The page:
A Sonnet to the Siren Aksinya – Dark eyeglasses, bare shoulders, very unfriendly | by Akaky Akakievich

Dashing through the waywards ways of how one should stay to

Attach with the golden enterprise of the sauntering side of thus

We have missed her while it is still of some esteem to plead over

The nasty but concurrent has been here to faithfully ponder the rue

Of a moreover steadfast caved in is the luminous sounds to not cuss

Overlapping was the needled and not so much of a torrid vapid clover Continue reading “A Sonnet to the Siren Aksinya – Dark eyeglasses, bare shoulders, very unfriendly | by Akaky Akakievich”

Two Poems | by Ingrid Calderon

lemon peel

I want to be soft,
like fine china
sipped antiquity
brotheled smut
I want my navel
to expand
each time I think of you
I want my skin
to turn to sand
and slip between
your weathered hands
I want my eyes to land
inside your mouth
so you can see
I carry innocence
abysmal purity
beside sharp shards
warm milk
old wounds
still bleeding Continue reading “Two Poems | by Ingrid Calderon”

Three Poems | by James Pate



Sister Midnight, Queen Midnight, Red Midnight, Red Queen, Carrion Queen, Attic Queen, Sister Twin, Sister Dusk, Sister Eclipse, Sister Arson, Sister Nero, Queen Red, Queen Blank, Queen Tremor, Sister One, Sister Two, Sister of the Velvet Basements, Queen of the Back-broken Chairs, Queen of the Rabid Statuary, Sister of Fortune, Sister of Grace, Sister of Obscurer Elements, Queen Tarot, Queen Serpent, Queen Mourning, Sister Morning: Continue reading “Three Poems | by James Pate”

Two Poems | by Allison Grayhurst

Surrogate Dharma

I didn’t think I would get lost
or be chained to a contractual victory.
I thought a grain would grow,
become a solid garden. Fires would come, then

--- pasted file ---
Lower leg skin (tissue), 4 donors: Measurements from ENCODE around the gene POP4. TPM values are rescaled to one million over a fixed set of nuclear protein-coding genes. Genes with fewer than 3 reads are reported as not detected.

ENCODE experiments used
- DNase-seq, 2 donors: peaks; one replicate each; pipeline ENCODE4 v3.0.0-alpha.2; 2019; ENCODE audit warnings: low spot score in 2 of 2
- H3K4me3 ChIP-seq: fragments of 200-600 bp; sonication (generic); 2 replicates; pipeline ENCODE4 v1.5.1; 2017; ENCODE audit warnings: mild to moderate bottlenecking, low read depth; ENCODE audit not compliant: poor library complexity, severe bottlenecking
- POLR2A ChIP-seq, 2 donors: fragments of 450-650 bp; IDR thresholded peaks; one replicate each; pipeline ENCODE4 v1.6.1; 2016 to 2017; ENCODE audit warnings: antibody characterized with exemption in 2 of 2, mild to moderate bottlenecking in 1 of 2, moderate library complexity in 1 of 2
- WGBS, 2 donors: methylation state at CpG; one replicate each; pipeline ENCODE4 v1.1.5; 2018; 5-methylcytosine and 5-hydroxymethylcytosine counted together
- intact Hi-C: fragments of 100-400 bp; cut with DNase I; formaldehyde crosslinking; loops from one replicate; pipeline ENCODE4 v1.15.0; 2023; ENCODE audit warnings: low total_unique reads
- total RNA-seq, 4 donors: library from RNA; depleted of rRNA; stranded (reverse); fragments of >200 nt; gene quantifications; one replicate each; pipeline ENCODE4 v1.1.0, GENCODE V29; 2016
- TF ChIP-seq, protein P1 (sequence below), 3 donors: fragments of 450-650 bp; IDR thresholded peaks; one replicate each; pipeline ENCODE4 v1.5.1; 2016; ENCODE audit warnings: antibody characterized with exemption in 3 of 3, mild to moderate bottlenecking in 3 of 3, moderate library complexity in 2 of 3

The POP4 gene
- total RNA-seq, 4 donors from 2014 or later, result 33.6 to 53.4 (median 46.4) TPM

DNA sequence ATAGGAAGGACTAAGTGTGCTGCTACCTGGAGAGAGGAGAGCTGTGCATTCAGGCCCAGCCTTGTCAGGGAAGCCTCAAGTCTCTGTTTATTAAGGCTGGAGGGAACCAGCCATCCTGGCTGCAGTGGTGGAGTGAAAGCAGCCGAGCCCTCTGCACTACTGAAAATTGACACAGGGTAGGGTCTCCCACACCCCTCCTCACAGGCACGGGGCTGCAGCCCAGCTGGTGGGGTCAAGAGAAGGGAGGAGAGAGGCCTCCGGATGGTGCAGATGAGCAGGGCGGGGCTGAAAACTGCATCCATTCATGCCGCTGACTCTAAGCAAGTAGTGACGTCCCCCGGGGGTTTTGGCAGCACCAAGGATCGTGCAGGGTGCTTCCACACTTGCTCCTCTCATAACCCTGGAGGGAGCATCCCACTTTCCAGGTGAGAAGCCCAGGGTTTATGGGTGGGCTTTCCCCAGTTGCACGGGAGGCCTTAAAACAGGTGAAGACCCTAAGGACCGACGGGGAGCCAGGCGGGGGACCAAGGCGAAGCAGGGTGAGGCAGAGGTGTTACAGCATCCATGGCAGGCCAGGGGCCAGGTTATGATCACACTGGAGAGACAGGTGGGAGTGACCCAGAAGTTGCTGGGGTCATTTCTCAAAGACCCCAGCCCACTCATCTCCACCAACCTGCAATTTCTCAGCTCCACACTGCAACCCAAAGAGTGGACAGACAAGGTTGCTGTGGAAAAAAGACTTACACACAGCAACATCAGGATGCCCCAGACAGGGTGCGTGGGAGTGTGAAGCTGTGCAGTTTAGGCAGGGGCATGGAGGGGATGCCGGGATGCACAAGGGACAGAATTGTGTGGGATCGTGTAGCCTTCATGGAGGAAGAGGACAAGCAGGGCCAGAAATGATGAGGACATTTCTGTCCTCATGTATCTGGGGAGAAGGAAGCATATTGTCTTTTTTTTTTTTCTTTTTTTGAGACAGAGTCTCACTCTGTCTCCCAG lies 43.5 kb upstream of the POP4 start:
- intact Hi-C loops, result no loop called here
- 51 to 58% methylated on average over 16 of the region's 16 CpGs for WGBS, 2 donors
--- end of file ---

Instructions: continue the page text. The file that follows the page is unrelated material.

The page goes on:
firefighters. I would be testifying about
the worth of what survived.
     That is not what happened. I fell prey
to the propaganda of affirmations,
to the volume of control I could contain.
My dream dropped out of me
like a miscarriage. I hoped I could forget:
Tie my shoes, zip up a coat
and kiss the shelter I have. Bridges here and there –
they are not mine to travel.
Vinegar keeps getting injected into my bones,
replacing the marrow with
its potent clarity. Do you see? I am getting older.
It will be over
and I have to be able to say I served well.
My mouth opens and folds like a fledgling wing.
People pass – each one a violin note, a digit, a reluctant
panting pitch. Conversations are ash.
I don’t like living in these elements, my neck
stretched up into the dense middle
of a monsoon. Let me climb,
dragging this dead beast behind me.
Let me live where my father went to school,
on a Himalayan peak.
I am not a petal. My courage is fickle, it fortifies or fades,
dependent each day on mutual obligatory infatuation.
     I can’t keep pretending:
The sun is strong. The night is strong. I am not stronger.
     I am in this hovel with my lamp, tasting metal
of varying textures –
rusted, gold, and other star-erupted symbols –
greeting obscurity, broken toenails
I can’t be bothered to trim. How many rooms, my God?
How much waiting and walking, and the fish?
I could be a fish. Make me
one of those – sliding about, weaving with one full-body stroke
through a lush intricate terrain, mastering
a juicy undergrowth. Continue reading “Two Poems | by Allison Grayhurst”

Three Poems | by Ryn Weil


Remember? What light, water, and earth was memory made of?
Only haptic in my hands and in the crevices of my head, but beyond that.
your soul lies, asleep, curled and muted except for the exhaling of breath
like a small animal tucked in a corner of sunlight. Death wakes it, stirs it
in the same manner as love, and the sight of love. It draws it up and pulls it back.
Death lets the animal of the soul out to feel real air, true sunlight.
But mine, mine died imprisoned, raking claws, talons, teeth against its captive walls.
So the scars, the cuts you see inflicted by my own hands are nothing,
Nothing but the simple necessity of breathing.
Without them, letting the smoke of my burnt soul out, I would be screaming.
Continue reading “Three Poems | by Ryn Weil”

SIDE-EFFECTS MAY VARY | by Stephanie Chang

i return to find you
on our porch swing
breeding ladybugs
by the multitude.
your carcass
wails from the spine,
long-limbed like
skeleton leaves.
don’t scare me
like this: where on earth
did you get those
silkmoth wings from?
–no, no
those aren’t toys, dear–
but look at you!
frothing at the
mouth with stars blended
into bubble bath foam.
tell me how we will
sink teeth beneath skin
tonight, what with you
lapping at my ankles
like a goddamn dog. Continue reading “SIDE-EFFECTS MAY VARY | by Stephanie Chang”